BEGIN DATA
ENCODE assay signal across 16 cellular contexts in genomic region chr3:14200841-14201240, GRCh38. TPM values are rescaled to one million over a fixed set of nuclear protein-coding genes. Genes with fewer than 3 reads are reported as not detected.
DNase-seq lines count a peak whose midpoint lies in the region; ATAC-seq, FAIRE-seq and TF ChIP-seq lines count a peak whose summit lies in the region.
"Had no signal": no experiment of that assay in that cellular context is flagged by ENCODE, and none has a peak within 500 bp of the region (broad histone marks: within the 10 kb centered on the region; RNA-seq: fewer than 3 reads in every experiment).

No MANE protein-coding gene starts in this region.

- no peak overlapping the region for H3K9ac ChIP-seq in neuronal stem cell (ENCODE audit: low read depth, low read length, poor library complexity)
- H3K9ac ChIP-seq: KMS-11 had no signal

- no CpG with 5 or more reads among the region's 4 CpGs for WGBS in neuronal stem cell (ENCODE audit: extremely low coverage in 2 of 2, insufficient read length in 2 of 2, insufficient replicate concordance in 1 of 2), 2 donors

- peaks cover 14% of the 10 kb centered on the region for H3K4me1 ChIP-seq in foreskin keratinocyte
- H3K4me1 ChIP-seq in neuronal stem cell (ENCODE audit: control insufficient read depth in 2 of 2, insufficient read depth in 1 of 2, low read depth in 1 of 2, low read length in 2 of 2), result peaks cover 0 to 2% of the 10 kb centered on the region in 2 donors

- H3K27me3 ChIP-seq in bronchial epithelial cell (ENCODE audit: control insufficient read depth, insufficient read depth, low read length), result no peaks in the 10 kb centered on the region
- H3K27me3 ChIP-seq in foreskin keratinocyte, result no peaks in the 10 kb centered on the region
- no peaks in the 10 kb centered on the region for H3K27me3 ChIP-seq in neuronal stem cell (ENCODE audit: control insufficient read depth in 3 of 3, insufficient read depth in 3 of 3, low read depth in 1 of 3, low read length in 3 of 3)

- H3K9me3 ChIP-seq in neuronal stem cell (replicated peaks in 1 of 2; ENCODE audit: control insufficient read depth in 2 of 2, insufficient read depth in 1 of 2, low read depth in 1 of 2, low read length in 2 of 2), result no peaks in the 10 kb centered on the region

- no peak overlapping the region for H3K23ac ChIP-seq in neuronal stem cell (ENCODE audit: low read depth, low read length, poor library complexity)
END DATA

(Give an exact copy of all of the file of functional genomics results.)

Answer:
ENCODE assay signal across 16 cellular contexts in genomic region chr3:14200841-14201240, GRCh38. TPM values are rescaled to one million over a fixed set of nuclear protein-coding genes. Genes with fewer than 3 reads are reported as not detected.
DNase-seq lines count a peak whose midpoint lies in the region; ATAC-seq, FAIRE-seq and TF ChIP-seq lines count a peak whose summit lies in the region.
"Had no signal": no experiment of that assay in that cellular context is flagged by ENCODE, and none has a peak within 500 bp of the region (broad histone marks: within the 10 kb centered on the region; RNA-seq: fewer than 3 reads in every experiment).

No MANE protein-coding gene starts in this region.

- no peak overlapping the region for H3K9ac ChIP-seq in neuronal stem cell (ENCODE audit: low read depth, low read length, poor library complexity)
- H3K9ac ChIP-seq: KMS-11 had no signal

- no CpG with 5 or more reads among the region's 4 CpGs for WGBS in neuronal stem cell (ENCODE audit: extremely low coverage in 2 of 2, insufficient read length in 2 of 2, insufficient replicate concordance in 1 of 2), 2 donors

- peaks cover 14% of the 10 kb centered on the region for H3K4me1 ChIP-seq in foreskin keratinocyte
- H3K4me1 ChIP-seq in neuronal stem cell (ENCODE audit: control insufficient read depth in 2 of 2, insufficient read depth in 1 of 2, low read depth in 1 of 2, low read length in 2 of 2), result peaks cover 0 to 2% of the 10 kb centered on the region in 2 donors

- H3K27me3 ChIP-seq in bronchial epithelial cell (ENCODE audit: control insufficient read depth, insufficient read depth, low read length), result no peaks in the 10 kb centered on the region
- H3K27me3 ChIP-seq in foreskin keratinocyte, result no peaks in the 10 kb centered on the region
- no peaks in the 10 kb centered on the region for H3K27me3 ChIP-seq in neuronal stem cell (ENCODE audit: control insufficient read depth in 3 of 3, insufficient read depth in 3 of 3, low read depth in 1 of 3, low read length in 3 of 3)

- H3K9me3 ChIP-seq in neuronal stem cell (replicated peaks in 1 of 2; ENCODE audit: control insufficient read depth in 2 of 2, insufficient read depth in 1 of 2, low read depth in 1 of 2, low read length in 2 of 2), result no peaks in the 10 kb centered on the region

- no peak overlapping the region for H3K23ac ChIP-seq in neuronal stem cell (ENCODE audit: low read depth, low read length, poor library complexity)